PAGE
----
Among the thorny thicket of pressing issues Mr. de Blasio will find himself in on January 1, 2014, includes an issue he ran heavily opposed to; the notoriously mischaracterized and misunderstood NYPD policy known derisively as “Stop and Frisk.”  (In reality the policy is Stop, Question and maybe Frisk)   His selection of a Police Commissioner to replace the highly regarded Ray Kelly will be a key indicator of what de Blasio’s policing and policy imperatives will be.  His selection will be scrutinized by the public, particularly the aggrieved minority communities, and Members of Service (MOS) of the NYPD very carefully.  It will be seen as representative of his broader agenda and governing philosophy.  In Commands, Precinct Houses and Units across the City, MOS are waiting to see who the next Commissioners will be before they decide to stay on the Job or “take the 20 and go”.  Some speculate that his appointment will be a “minority” from within the ranks or, perhaps, an “outsider” unfamiliar with the culture and history of America’s largest Police Force.  For the first time since a few months after the September 11, 2001 terrorists attacks here, there will be a new Commissioner and it will remain to be seen he or she maintains some of the Intelligence, Counter-terrorism and other security-minded initiatives in place or they opt to scale them back or eliminate them entirely.

While Michael Bloomberg’s tenure has been widely (and unfairly) criticized as being overly “Manhattan-centric”, de Blasio has promised to be the Mayor of “all of NYC” emphasizing his commitment to the plethora of issues that are unique to those who live in the sprawling “outer Boroughs” of The Bronx, Brooklyn and Queens.  Yes, there are huge income and education disparities in our City as well as significant differences in the all-important “quality of life issues”.  These have “been decades in the making” as de Blasio observed in his victory speech Tuesday night in Brooklyn and they will require a concerted effort both in and out of City Hall, within the City Council and out in the Communities still plagued  by many of the social problems they have been for generations.  The Mayor elect’s promise of a more representative government more attuned to those who have not benefited from much of New York City’s resurgence as a thriving international City and global mecca for tourists, is laudable.  The means and methods by which he opts to tackle these problems also remain to be seen.  His campaign rhetoric notwithstanding, he has offered very few specifics.  But, that is what campaigns are for these days.  Charge up your “base”, appeal to the masses, lambast the status quo and blame it for all the ills of a City of almost 10 million.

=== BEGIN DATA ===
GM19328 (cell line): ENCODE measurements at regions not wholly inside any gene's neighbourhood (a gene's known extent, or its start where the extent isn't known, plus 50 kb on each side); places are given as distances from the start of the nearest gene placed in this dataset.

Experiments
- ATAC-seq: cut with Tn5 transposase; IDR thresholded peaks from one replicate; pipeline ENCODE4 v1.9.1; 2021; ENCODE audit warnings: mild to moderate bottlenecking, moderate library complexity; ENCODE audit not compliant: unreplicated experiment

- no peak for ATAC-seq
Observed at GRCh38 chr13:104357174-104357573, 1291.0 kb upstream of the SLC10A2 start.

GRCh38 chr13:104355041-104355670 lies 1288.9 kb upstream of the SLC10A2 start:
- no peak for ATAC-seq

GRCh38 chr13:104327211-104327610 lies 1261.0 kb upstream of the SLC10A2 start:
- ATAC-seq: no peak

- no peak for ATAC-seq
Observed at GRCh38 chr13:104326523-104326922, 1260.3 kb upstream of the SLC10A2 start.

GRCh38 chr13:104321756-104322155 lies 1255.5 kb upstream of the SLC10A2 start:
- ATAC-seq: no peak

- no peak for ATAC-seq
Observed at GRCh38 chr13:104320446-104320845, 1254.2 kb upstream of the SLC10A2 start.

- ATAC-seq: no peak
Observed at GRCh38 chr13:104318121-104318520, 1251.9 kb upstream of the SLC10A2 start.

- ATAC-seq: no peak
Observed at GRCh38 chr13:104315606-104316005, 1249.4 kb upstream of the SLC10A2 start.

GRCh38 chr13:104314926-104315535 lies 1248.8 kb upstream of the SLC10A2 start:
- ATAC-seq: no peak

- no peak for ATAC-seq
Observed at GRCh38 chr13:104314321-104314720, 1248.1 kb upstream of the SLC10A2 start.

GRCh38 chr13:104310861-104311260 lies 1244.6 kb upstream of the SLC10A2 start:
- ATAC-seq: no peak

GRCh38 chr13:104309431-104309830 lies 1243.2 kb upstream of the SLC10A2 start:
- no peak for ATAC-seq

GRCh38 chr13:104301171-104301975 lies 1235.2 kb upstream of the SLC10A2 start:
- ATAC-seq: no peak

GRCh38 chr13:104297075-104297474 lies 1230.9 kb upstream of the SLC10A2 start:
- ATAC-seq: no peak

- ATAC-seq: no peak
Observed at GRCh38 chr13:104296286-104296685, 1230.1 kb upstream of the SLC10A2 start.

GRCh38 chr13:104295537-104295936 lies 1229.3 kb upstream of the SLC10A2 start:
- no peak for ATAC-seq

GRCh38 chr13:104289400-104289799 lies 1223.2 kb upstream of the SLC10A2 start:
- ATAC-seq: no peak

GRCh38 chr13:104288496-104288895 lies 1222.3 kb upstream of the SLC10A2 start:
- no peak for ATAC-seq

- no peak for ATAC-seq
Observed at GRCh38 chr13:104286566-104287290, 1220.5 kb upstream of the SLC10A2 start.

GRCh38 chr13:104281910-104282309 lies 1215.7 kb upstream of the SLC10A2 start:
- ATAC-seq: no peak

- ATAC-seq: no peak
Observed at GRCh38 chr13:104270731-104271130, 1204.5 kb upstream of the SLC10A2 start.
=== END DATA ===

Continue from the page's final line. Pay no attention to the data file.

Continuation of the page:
Now that the madness of the campaign is concluded we will just have to wait and see what our new Mayor will do in the first 100 days of his Administration.  The 100 day marker has been applied to Presidents, Governors and Mayors for many years and, although it is a very short window to peer through, the shadowy outlines of the future can be glimpsed.  Mr. de Blasio will name his Cabinet; make hundreds of appointments to various agencies, commissions and departments.  He will begin to fill in the blanks of many of his policy initiatives that spoke to those who voted for him.  Regardless of whom we did or did not vote for or, if we even voted at all, we can have some measure of guarded if not skeptical optimism.  Who knows; we might all be surprised.  Perhaps, pleasantly surprised. 

Good luck, Mr. de Blasio.  You wanted it, you got it.  Let’s see what you do with it.

Copyright The Brooding Cynyx 2013 © All Rights Reserved